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Wednesday, October 16, 2013

Beholding Bee, written by Kimberly Newton Fusco. Alfred A. Knopf, Random House. 2013. $19.99 ages 10 and up

"Beatrice Rose Honkenberry?"

The man is as old as Ellis and his hair is slicked to the right with pomade. His trousers fold in funny places from all the wrinkles and look as if they were made for somebody taller, the way they drag on the ground. He waits for someone to answer, but I hide behind my hair."

Pauline is Bee's sole caregiver, and their life is a traveling carnival where Pauline is in charge of the hot dog cart. Bee helps by chopping onions and grilling the hot dogs. Oh, you want to know how old she is? Bee is 12. And, you want to know where her parents are? Bee was only four when they died.  Since then, she and Pauline share a life that is undeniably difficult for many reasons.

First and foremost is the owner of the carnival, mean hearted and intimidating Ellis, who looks to a time when he can use Bee as an attraction in his carnival. She has a birthmark that covers one side of her face. Pauline calls it a diamond. Because of it, Bee is the target of unwanted attention and bullying. To draw less attention she uses her hair as a cover for the birthmark, and keeps her head down. There are good things about being where she is. She loves Cordelia, a racing pig. She loves her newfound stray dog, Peabody. She cares about Bobby, the man who looks after the pigs and who teaches Bee to run (so that she can get away from bullies) and to spit (in case running away isn't an option). She knows that he loves Pauline, but Pauline doesn't know it.

Pauline leaves the carnival in the arms of a new love interest to open a permanent carnival in Poughkeepsie. Bee is terrified that Ellis will discover her dog and get rid of him, and of her future with him and his carnival. Taking Cordelia and Peabody, she runs away, hoping to find the house she has always wanted to live in. It will be a place where they can be a family.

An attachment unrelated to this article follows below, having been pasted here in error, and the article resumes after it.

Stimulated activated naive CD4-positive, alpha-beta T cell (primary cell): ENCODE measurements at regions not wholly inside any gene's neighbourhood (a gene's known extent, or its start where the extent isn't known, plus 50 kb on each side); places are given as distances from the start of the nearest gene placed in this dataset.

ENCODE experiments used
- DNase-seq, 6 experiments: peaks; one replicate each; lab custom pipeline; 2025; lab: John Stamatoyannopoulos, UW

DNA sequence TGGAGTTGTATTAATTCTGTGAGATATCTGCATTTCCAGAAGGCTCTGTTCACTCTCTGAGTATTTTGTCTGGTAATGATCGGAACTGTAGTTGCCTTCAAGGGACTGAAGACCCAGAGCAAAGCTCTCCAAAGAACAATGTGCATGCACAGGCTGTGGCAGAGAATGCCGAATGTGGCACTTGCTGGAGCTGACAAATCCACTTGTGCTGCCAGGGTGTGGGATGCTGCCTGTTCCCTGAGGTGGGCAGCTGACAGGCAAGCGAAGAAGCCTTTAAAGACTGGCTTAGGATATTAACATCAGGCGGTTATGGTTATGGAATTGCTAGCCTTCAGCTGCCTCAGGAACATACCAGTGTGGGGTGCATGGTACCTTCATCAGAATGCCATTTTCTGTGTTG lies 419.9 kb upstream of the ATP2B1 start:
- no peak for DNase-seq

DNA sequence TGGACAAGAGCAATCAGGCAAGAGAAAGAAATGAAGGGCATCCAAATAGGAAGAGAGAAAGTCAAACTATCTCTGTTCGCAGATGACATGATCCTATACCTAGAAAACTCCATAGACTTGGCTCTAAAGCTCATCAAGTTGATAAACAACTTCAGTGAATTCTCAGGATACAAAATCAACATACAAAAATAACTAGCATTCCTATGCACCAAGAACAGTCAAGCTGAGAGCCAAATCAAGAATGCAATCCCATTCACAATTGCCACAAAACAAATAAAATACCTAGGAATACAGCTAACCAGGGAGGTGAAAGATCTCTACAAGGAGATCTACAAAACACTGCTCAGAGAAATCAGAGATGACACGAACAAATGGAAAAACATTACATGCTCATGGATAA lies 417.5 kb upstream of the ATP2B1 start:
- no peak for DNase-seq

Kimberly Fusco creates an inspiring heroine in Bee, allowing readers to feel her fears, sympathize with her lot in life, and hope right along with her that life will improve. The elderly women, Mrs. Swift and Mrs. Potter, come into her life every time she can really use their help. Despite the fact that no one else can see them, Bee knows they are there. With Pauline gone and the protection she provided, Bee must learn to care for herself in the best way possible.

Her story is brilliantly conceived to give us a set of characters to admire, and to regard with contempt.  She meets a new friend and goes to school, all the while worrying that there will be questions about the women she says care for her. They are never available when visitors come, and there are suspicions in the community about Bee's rights to be living in the house. She remains vulnerable, but is of strong stock. She proves it time and again.

The chapters take only a few pages, and they kept me reading 'just one more chapter' until I was all out, sighing with pleasure at such a wondrous read. The quick pace and Bee's strong first person narrative will keep readers doing exactly the same thing.

So beautifully written, and forever hopeful.

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